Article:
Simple And Effective Food Photography Techniques

One of my photography niches is food photography. It started awhile back when a friend asked me if I could shoot for his restaurant. It seems that many photography businesses started just like that, with a friend asking a shoot, or acknowledging a talent.

Food Photography

We all need to start somewhere, so this article shows a very simple yet effective food photography technique using only one or two lights. While simple, it is very effective and I still use this technique when shooting for clients today.

The Setup

With food photography you want to show textures in your food, so the best way to show texture in the food is by placing your light to the side or the back of your subject. Normally I place my light (a studio strobe) at 45 degrees to the back of the subject through a softbox. At the opposite side I place another studio strobe set on lower power. Lastly, I sometimes place a silver reflector, or a mirror to fill in the shadows.

I normally use a 24-70 lens for the job and on rare occasions I use a macro lens. I shoot at around f5.6-f8, and very close to the subject, but I still get a shallow depth of field.

Normally my setup for food photography is very similar to this

Main light at 45 degrees back to the subject; Fill in light 45 degrees at the opposite side of the main light (with either softbox, reflector or mirror)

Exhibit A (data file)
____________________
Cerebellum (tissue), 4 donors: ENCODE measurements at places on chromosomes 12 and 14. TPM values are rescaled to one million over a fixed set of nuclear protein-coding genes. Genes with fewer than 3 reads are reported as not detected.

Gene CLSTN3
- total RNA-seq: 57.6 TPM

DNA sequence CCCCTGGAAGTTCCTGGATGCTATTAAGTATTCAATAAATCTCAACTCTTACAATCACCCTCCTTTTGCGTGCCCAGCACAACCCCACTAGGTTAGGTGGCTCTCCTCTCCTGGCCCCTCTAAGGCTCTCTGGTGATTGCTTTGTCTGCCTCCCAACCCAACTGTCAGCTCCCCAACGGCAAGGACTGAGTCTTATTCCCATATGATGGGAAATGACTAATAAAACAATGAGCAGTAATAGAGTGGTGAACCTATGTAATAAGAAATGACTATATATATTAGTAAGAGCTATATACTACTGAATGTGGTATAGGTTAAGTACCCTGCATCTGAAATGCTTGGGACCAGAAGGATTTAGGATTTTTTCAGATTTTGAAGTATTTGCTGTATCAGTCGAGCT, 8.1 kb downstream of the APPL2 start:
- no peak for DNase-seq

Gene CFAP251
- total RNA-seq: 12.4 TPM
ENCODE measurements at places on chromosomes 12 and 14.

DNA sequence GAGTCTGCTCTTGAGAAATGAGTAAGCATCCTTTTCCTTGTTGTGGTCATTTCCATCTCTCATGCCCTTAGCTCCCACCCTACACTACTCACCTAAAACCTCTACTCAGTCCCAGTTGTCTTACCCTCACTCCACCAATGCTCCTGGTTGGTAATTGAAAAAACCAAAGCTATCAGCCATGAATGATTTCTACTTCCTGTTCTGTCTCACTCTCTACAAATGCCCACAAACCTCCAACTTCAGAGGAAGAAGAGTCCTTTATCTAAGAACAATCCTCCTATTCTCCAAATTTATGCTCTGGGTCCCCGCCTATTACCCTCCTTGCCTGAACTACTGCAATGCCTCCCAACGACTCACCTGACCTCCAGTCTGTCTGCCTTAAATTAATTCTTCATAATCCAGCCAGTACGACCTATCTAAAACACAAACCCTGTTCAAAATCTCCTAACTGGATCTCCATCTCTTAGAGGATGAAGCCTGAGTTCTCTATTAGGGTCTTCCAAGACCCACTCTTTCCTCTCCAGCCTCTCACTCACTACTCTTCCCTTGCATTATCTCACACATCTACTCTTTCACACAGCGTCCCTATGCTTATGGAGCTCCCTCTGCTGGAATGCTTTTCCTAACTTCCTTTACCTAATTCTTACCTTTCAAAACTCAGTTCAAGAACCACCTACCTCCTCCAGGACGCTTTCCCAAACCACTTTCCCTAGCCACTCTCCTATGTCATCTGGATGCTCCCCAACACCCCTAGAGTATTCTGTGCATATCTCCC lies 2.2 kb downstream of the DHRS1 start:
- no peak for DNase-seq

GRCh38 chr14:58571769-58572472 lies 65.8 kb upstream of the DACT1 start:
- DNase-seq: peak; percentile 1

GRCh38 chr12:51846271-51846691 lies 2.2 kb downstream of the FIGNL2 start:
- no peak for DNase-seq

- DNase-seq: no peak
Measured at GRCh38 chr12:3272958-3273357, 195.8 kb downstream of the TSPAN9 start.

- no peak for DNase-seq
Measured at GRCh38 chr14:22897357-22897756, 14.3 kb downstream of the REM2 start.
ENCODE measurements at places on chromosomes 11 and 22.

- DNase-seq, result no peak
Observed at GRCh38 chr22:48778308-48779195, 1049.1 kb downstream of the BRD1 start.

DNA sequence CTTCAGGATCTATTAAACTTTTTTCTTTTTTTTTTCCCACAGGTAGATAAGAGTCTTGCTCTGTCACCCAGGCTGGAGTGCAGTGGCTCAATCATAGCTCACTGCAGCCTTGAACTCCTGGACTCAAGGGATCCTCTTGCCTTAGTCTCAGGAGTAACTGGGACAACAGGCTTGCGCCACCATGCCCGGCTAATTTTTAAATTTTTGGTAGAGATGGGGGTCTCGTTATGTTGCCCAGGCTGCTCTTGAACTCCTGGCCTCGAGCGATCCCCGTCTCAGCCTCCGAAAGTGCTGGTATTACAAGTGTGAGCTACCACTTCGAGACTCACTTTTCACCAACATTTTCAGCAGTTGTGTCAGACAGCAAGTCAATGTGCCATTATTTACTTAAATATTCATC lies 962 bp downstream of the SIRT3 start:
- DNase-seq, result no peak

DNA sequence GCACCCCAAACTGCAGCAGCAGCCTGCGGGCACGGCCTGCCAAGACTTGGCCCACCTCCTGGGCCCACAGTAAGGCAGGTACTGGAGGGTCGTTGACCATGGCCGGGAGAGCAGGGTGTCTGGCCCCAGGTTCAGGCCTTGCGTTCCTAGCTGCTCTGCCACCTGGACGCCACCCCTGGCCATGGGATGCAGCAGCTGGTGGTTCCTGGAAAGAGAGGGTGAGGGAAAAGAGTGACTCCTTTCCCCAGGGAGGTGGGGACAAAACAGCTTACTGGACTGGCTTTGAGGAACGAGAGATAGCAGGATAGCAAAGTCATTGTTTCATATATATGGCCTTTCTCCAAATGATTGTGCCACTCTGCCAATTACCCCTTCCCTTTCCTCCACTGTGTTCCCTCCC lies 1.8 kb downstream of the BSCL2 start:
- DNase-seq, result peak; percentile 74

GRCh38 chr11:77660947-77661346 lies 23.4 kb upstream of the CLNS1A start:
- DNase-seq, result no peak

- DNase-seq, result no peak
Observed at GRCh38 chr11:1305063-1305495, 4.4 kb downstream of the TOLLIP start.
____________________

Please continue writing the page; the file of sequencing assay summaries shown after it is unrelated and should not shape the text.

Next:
For a clean white look I would normally use Construction paper to create a seamless look.

For a clean white look I would normally use Construction paper to create a seamless look.

Or I would use a big illustration board for my table.

Or I would use a big illustration board for my table.

I use those illustration boards quite a bit and you can read more about them here.

The clean, on-white, look would look something like this.

On White Shrimp

 

On White Dessert

Aside from the clean on white look, I like to play with the background by using textured surfaces or placing cloth in the background to get textures.

For this shot there was a woven chair in the place where we were shooting, so I used it as my table.

For this shot there was a woven chair in the place where we were shooting, so I used it as my table.

Woven Background Pie

Example of the woven chair for the background

Woven Background

I also like to use cloth in the background to get some textures.

Example of using cloth in the background

Example of using cloth in the background

Cloth Background Salad

But if you frame right, you can probably use almost anything to provide either texture or context. In this photo I used a brick grill to provide a hint of context through the background.

Brick Oven Background

Brick Oven Background

If you are shooting in a restaurant, make sure to eye the place, chances are that you will have quite a lot of options for subtle or interesting backgrounds, like tables, table cloth, stacks of things in the kitchen and so on.

Textured background inside the restaurant

Textured background inside the restaurant

The last trick I wanted to mention is using flame to make your BBQ shots stand out a bit more, I still use the same lighting for this kind of shot. I use rubbing alcohol to create the flame, and dragged my shutter to get a good exposure on the flame.

Setup Shot for BBQ Shot

Setup Shot for BBQ Shot

BBQ Shot using real flame

BBQ Shot using real flame

This is it, it is the same basic lighting principles that we apply and you don’t

  • Cesar de Miranda

    Great work with the lighting. A lot of food photographer are telling me only use natural light. You just made my day with this tutorial. Can you tell me which lens you recommend and settings is best to use for these shots? Thanks for sharing